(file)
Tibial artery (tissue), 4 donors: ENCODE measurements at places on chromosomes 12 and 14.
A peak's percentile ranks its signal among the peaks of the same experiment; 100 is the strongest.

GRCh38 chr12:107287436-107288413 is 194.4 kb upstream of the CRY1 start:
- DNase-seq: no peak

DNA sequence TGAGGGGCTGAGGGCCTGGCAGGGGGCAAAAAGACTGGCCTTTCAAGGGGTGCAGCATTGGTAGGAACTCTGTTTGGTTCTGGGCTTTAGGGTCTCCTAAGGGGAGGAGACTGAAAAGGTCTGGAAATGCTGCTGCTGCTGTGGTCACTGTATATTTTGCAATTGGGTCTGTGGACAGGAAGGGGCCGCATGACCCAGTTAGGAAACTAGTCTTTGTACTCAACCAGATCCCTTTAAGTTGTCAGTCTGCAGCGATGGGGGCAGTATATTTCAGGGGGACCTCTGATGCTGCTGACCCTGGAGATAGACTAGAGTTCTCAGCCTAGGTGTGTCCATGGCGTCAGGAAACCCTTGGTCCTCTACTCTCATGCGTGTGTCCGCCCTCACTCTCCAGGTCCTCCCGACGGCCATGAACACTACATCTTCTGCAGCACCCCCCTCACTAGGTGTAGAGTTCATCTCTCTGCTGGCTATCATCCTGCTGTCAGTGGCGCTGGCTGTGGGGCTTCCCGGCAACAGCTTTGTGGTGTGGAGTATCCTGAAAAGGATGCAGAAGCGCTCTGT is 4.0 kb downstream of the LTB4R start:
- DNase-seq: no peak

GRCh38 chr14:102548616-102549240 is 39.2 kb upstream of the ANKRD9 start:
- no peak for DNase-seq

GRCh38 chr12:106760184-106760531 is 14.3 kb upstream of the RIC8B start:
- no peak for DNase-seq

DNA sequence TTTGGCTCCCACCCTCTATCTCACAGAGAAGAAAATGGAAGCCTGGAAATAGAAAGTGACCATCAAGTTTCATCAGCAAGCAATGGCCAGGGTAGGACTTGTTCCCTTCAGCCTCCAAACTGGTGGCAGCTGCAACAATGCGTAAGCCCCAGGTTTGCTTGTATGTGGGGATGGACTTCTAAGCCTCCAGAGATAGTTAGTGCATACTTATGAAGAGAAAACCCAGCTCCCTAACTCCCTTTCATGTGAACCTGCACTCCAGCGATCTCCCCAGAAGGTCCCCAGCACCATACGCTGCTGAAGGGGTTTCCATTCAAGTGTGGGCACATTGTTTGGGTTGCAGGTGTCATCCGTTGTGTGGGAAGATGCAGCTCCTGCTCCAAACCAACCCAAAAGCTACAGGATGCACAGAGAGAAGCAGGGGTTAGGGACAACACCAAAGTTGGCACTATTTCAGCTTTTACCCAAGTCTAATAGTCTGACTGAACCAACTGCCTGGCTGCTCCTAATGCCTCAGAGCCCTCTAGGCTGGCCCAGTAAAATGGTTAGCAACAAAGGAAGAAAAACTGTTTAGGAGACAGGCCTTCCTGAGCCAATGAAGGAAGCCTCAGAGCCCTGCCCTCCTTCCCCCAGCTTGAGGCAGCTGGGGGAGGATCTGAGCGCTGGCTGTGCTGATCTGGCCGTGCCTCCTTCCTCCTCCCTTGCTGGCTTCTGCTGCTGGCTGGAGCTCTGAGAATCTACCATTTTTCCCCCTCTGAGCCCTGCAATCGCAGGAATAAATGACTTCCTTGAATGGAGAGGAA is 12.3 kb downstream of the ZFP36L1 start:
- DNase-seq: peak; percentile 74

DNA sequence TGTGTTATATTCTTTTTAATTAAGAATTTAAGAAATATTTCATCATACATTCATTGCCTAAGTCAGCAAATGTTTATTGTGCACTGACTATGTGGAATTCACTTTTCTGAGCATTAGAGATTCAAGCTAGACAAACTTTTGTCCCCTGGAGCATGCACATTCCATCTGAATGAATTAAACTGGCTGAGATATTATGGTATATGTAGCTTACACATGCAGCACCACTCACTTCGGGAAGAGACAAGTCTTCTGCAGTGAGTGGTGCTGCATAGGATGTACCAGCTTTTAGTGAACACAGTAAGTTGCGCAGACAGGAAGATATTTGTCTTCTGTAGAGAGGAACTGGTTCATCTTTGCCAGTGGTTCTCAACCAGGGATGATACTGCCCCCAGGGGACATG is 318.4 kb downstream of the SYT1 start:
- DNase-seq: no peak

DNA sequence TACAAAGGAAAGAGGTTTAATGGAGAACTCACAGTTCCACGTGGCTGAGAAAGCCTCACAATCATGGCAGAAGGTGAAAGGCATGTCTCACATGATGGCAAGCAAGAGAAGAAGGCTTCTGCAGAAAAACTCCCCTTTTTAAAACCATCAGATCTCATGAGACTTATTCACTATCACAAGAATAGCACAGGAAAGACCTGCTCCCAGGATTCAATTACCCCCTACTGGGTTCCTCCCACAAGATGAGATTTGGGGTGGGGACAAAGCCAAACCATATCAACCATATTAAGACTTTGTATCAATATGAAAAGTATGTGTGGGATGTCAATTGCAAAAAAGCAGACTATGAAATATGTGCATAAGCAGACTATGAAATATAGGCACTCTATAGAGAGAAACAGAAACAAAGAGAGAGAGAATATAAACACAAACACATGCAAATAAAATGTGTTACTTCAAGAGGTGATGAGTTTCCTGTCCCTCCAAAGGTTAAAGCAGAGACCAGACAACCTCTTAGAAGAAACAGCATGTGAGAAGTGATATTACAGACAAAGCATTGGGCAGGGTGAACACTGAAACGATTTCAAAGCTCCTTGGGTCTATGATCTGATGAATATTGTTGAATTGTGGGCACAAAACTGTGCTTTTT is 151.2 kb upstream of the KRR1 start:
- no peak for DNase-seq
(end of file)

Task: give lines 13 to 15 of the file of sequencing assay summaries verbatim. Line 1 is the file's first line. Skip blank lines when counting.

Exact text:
DNA sequence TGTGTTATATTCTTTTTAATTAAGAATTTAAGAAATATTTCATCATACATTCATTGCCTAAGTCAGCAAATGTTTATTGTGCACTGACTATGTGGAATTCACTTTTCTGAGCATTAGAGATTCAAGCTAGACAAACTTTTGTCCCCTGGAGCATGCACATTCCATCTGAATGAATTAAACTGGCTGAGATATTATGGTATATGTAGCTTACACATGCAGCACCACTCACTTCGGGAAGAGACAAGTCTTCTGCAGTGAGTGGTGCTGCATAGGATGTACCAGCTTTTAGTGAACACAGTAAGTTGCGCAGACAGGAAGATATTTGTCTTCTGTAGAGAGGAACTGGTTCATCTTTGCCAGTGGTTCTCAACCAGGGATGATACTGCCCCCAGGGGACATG is 318.4 kb downstream of the SYT1 start:
- DNase-seq: no peak

DNA sequence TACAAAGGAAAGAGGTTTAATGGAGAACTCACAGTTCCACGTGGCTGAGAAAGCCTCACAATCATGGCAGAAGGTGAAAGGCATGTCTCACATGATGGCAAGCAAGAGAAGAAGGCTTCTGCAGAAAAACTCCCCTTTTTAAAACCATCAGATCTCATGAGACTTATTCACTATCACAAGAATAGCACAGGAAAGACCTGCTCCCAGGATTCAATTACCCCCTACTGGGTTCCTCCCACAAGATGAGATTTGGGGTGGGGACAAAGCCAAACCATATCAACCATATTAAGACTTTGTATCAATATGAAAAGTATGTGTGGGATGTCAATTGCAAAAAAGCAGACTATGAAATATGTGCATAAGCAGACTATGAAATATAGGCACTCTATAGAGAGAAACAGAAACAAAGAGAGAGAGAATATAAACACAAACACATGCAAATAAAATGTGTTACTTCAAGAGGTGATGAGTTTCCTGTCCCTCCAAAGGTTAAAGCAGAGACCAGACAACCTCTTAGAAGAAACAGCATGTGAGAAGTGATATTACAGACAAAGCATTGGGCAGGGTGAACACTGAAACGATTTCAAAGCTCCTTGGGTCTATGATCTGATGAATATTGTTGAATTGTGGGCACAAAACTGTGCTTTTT is 151.2 kb upstream of the KRR1 start: